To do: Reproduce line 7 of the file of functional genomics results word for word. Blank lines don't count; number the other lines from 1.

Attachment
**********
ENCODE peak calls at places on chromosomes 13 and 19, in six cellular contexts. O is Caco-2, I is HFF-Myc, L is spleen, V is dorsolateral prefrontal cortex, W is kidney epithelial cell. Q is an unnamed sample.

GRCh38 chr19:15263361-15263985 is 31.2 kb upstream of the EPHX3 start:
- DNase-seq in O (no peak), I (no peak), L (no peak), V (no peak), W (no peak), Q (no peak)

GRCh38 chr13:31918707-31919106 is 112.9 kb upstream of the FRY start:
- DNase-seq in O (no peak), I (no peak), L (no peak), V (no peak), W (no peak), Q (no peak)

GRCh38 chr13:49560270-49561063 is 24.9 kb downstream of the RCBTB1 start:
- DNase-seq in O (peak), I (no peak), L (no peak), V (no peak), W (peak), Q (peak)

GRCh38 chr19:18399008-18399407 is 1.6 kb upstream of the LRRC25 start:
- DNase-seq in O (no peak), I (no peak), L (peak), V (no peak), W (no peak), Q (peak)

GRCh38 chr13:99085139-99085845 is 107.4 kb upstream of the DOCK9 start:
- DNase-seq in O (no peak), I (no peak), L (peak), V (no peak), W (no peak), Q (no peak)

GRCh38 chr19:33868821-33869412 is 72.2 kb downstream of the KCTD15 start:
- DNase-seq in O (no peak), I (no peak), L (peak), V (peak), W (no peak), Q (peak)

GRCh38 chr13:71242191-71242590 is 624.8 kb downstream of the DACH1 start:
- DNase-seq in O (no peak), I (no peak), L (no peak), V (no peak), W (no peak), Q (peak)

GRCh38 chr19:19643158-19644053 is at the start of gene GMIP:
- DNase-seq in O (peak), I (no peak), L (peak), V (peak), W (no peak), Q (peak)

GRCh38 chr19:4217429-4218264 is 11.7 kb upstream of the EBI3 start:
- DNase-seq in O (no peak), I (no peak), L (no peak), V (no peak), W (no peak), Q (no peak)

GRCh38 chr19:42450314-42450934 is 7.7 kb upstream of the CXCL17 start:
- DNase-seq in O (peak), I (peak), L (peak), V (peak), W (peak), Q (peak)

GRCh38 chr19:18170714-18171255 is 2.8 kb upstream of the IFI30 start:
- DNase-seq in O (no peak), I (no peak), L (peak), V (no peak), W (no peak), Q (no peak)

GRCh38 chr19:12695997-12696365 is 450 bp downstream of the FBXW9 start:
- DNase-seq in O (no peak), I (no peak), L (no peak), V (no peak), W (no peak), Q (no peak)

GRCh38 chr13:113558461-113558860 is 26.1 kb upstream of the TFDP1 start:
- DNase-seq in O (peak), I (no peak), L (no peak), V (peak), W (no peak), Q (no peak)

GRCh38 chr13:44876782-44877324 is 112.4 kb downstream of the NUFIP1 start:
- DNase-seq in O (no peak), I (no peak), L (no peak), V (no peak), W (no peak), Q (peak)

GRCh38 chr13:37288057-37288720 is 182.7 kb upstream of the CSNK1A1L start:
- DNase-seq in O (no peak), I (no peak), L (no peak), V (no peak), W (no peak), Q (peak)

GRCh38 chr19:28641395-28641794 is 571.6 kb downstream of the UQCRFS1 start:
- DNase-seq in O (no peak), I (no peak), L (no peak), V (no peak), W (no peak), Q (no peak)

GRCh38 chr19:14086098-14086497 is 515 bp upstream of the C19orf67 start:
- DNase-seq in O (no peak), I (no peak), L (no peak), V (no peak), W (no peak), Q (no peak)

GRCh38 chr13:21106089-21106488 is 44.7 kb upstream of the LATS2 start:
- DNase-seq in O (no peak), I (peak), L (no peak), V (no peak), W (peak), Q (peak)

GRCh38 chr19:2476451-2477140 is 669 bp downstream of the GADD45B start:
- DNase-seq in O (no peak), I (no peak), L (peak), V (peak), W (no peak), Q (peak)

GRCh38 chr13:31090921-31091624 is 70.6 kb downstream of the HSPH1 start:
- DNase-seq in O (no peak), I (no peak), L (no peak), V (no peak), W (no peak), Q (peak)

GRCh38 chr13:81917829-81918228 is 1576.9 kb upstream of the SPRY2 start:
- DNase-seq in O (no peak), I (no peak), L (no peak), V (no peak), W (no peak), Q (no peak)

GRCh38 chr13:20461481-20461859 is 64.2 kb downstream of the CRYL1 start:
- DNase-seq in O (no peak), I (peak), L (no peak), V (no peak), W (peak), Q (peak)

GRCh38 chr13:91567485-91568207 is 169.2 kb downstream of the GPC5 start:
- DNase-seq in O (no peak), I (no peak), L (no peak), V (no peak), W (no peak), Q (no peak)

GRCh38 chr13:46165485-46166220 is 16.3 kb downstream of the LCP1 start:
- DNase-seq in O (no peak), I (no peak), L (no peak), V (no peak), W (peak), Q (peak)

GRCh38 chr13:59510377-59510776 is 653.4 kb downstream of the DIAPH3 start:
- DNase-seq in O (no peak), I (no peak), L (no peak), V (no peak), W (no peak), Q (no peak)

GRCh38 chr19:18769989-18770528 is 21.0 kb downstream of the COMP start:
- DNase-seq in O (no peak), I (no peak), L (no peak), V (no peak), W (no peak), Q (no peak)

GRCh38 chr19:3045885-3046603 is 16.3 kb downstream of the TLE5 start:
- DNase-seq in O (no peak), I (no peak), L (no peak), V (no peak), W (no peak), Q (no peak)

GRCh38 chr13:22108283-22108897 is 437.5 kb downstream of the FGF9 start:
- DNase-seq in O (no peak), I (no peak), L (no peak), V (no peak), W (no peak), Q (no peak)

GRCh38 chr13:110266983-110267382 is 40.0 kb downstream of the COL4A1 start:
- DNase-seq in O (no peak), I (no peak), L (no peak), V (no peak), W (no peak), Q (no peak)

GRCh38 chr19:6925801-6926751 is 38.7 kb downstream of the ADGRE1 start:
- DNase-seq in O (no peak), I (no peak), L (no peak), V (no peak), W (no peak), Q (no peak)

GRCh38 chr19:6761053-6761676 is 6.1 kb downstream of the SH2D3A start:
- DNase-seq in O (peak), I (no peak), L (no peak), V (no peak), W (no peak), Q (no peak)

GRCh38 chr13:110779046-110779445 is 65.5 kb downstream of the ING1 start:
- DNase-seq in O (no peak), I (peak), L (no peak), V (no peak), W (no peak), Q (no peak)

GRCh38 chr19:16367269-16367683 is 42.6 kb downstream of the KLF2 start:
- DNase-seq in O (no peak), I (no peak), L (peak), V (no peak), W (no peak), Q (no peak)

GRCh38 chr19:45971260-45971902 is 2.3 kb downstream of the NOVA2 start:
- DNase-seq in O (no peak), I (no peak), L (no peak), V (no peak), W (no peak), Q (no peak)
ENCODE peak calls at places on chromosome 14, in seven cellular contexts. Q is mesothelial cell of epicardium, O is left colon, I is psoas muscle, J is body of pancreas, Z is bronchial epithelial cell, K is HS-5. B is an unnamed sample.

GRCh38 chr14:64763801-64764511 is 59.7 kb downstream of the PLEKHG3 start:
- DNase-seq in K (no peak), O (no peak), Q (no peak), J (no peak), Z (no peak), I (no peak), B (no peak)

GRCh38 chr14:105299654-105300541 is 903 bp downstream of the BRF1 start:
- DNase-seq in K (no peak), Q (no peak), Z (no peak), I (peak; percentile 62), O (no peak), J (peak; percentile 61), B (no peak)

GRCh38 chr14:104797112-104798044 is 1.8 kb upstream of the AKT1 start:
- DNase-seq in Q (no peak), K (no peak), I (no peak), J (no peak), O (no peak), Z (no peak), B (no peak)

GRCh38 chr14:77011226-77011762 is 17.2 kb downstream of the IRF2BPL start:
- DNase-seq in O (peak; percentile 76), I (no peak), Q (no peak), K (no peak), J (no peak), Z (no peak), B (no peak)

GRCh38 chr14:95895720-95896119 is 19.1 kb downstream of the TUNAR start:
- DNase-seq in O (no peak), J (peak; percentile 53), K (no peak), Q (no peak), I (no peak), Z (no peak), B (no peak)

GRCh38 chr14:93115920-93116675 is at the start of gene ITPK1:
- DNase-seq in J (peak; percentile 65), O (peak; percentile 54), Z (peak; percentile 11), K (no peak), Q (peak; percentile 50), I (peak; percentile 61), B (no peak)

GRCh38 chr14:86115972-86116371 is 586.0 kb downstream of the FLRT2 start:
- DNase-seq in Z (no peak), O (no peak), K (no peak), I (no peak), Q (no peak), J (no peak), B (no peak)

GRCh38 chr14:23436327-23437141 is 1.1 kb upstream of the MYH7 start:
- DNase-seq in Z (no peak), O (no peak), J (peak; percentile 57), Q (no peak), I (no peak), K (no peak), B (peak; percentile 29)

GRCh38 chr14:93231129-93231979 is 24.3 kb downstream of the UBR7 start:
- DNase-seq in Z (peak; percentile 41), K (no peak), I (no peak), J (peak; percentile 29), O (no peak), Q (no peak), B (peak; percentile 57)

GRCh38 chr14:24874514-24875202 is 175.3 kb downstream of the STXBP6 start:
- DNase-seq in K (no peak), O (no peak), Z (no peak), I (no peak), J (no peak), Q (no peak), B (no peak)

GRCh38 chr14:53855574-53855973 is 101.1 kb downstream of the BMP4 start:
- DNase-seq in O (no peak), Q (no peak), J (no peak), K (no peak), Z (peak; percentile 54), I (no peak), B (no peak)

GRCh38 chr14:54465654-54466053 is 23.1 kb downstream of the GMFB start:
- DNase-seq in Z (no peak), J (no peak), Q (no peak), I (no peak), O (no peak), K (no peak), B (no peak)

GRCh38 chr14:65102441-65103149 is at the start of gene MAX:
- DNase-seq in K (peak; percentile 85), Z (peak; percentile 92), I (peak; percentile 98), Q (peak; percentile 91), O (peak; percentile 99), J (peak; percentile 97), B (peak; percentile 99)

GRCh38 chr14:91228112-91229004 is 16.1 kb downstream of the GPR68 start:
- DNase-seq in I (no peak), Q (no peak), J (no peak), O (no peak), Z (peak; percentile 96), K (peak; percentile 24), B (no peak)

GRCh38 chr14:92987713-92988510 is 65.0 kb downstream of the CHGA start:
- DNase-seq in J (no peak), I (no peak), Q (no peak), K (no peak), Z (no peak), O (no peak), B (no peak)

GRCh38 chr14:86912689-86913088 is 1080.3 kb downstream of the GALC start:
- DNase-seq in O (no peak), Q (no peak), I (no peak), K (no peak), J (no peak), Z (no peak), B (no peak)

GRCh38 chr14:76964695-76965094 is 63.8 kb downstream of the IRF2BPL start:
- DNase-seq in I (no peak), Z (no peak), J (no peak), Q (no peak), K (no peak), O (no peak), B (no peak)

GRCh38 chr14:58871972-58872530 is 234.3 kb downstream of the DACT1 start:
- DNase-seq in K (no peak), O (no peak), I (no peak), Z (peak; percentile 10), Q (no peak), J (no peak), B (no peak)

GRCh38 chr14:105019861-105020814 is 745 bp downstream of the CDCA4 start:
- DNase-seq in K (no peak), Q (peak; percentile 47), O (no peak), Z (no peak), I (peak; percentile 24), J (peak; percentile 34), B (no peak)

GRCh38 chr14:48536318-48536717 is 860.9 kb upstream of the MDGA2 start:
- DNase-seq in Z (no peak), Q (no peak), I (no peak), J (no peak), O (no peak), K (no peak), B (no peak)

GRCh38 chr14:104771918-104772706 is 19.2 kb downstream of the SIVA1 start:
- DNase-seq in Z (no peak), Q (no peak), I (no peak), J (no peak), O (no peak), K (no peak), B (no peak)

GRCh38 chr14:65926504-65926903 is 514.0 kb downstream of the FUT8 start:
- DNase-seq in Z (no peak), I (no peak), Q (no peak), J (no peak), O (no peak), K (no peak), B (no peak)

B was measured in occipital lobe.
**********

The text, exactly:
- DNase-seq in O (peak), I (no peak), L (no peak), V (no peak), W (peak), Q (peak)